Read the whole post and report at Microsoft On The Issues.

On Tuesday night, you can finally watch Trump and Biden tangle on the debate stage. But you TOO can go head to head on debate night .. with your fellow US politics junkies.

Print out GZERO's handy debate BINGO cards and get ready to rumble. There are four different cards so that each player may have a unique board. Every time one of the candidates says one of these words or terms, X it on your card. First player to get five across wins. And if you really want to jazz it up, you can mark each of your words by taking a swig of your drink, or doing five burpees, or donating to your favorite charity or political candidate. Whatever gets you tipsy, in shape, or motivated, get the bingo cards here. It's fight night!

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GZERO Media, in partnership with the Bill and Melinda Gates Foundation and Eurasia Group, today hosted its second virtual town hall on the hunt for a COVID-19 vaccine and the challenges of its distribution.

The panel was moderated by New York Times science and health reporter Apoorva Mandavilli and featured Gates Foundation's Deputy Director of Vaccines & Human Immunobiology, Lynda Stuart; Eurasia Group's Rohitesh Dhawan, Managing Director of Energy, Climate & Resources; Gates Foundation CEO Mark Suzman; and Gayle E. Smith, the president & CEO of ONE Campaign and former Administrator of the U.S. Agency for International Development.

Watch the full video above.

The enormous scale of the coronavirus pandemic was captured earlier this week as the global death toll surpassed 1 million people. As the weight of the grim milestone sunk in, the New York Times noted that COVID-19 has now killed more people this year than the scourges of HIV, malaria, influenza, and cholera — combined. While some countries like Germany and South Korea are models in how to curb the virus' spread through social distancing and mask wearing, other countries around the world have recently seen caseloads surge again, raising fears of a dreaded "second wave" of infections. Here's a look at countries where the per-capita caseload has spiked in recent days.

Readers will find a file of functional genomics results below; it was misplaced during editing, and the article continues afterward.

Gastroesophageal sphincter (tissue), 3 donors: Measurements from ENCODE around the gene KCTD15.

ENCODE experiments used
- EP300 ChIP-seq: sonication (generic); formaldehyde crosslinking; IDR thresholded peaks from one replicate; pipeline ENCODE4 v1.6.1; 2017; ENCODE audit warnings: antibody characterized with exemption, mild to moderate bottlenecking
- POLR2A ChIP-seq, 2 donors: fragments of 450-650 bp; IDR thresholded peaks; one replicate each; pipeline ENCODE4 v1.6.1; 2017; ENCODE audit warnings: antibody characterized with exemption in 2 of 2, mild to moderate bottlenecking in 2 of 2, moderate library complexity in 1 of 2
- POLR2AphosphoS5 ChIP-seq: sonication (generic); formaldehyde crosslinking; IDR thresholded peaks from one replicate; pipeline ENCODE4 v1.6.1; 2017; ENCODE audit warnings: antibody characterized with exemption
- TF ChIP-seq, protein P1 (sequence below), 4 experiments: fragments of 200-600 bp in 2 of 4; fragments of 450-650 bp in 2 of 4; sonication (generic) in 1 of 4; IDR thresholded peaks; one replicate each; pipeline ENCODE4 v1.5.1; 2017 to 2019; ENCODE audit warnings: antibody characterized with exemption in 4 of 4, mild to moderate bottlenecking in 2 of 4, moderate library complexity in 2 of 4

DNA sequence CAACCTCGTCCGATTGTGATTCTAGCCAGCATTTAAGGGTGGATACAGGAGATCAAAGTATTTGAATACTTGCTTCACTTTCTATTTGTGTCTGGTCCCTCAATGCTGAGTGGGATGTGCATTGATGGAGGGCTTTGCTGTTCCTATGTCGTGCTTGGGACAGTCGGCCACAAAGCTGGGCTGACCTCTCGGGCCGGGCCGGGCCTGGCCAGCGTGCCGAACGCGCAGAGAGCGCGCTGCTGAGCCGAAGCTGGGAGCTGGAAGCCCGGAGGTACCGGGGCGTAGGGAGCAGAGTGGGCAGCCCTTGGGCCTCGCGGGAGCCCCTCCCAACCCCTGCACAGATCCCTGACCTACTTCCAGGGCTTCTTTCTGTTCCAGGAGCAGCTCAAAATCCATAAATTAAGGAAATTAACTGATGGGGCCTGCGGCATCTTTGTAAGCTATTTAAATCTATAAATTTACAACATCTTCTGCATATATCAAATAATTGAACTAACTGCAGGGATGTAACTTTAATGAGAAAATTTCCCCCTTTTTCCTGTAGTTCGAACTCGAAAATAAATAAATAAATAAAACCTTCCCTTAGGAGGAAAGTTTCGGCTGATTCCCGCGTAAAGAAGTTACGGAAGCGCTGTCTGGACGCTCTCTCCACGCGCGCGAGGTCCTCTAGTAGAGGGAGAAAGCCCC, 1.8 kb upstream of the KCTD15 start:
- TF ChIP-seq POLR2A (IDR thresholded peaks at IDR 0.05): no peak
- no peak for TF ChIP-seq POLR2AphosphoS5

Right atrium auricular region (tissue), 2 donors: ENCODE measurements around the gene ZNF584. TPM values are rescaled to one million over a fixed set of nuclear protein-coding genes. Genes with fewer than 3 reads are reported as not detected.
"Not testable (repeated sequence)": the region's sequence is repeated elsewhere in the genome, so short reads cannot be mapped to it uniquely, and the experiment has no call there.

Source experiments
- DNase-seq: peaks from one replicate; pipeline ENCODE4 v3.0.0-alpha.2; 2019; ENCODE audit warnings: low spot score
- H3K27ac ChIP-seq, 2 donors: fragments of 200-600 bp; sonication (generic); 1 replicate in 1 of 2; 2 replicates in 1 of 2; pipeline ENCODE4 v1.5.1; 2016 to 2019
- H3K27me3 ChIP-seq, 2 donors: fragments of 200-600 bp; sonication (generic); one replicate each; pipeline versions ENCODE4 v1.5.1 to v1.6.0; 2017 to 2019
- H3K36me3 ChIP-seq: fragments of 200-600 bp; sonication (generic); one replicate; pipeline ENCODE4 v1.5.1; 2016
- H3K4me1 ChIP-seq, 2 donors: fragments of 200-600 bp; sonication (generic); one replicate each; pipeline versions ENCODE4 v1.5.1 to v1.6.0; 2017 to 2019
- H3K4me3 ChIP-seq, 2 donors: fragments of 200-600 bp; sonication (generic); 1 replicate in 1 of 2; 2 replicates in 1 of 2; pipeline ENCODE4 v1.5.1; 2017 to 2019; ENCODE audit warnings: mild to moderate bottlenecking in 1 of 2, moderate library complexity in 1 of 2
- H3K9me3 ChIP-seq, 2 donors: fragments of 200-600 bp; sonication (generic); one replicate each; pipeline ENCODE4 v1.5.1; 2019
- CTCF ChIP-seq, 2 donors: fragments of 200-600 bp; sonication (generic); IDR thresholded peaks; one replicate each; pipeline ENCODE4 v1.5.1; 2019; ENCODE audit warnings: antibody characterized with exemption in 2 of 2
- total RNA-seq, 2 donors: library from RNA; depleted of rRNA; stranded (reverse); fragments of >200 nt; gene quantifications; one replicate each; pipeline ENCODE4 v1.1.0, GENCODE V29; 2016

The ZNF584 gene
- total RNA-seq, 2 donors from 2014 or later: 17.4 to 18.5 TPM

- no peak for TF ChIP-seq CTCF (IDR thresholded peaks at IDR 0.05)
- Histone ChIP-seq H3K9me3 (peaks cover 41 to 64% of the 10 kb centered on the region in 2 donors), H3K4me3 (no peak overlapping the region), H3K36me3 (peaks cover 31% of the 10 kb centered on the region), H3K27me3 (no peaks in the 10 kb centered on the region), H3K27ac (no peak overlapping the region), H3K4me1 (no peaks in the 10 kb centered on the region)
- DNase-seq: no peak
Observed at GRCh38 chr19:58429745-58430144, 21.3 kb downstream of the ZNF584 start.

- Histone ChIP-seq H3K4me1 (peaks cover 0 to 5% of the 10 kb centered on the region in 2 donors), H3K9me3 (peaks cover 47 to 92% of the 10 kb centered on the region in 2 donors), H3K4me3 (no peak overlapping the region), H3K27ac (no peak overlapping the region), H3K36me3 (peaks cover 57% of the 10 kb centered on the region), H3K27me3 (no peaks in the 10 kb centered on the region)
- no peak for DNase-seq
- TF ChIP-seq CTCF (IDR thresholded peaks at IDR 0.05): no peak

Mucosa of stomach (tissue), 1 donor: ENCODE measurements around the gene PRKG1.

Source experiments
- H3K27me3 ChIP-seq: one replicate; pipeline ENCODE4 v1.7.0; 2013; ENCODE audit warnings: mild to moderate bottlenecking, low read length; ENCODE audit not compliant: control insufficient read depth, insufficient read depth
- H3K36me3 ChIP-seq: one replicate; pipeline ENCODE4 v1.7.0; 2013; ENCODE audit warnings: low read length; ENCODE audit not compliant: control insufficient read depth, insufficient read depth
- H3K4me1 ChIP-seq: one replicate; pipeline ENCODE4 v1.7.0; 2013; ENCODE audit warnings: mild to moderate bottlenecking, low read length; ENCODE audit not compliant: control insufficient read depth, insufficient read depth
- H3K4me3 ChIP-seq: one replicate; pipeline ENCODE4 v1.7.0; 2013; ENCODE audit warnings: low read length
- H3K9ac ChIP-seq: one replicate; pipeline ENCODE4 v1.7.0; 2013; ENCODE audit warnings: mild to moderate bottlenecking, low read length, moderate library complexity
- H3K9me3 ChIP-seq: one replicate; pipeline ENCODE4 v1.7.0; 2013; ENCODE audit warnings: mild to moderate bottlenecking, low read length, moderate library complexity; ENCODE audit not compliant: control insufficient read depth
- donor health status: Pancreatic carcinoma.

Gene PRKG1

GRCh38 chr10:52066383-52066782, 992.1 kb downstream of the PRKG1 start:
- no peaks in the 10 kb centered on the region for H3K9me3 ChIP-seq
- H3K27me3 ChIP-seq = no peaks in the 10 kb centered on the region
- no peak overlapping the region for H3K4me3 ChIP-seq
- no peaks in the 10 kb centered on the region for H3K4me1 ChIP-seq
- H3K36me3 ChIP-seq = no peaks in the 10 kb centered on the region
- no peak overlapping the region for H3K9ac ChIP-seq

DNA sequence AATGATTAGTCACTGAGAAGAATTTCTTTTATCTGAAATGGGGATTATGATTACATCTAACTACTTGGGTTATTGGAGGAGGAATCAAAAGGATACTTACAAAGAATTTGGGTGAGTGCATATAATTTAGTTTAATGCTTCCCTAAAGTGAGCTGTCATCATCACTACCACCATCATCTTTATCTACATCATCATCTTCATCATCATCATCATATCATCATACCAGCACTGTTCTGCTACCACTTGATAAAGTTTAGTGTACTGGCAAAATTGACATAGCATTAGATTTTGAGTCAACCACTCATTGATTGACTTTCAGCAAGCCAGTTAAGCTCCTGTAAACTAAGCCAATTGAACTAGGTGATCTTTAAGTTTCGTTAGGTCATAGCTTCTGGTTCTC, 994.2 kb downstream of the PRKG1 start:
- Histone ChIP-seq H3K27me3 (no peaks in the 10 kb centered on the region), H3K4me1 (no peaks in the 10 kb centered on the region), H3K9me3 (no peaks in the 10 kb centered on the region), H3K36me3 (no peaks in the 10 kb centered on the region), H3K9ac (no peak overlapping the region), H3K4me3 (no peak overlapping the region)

Donald Trump's presidency has irked a lot of people around the world. And in fairness, that's no surprise. He was elected in part to blow up long-standing assumptions about how international politics, trade, and diplomatic relations are supposed to work.

But while he has correctly identified some big challenges — adapting NATO to the 21st century, managing a more assertive China, or ending America's endless wars in Afghanistan and Iraq — his impulsive style, along with his restrictions on trade and immigration, have alienated many world leaders. Global polls show that favorable views of the US have plummeted to all-time lows in many countries, particularly among traditional American allies in Europe.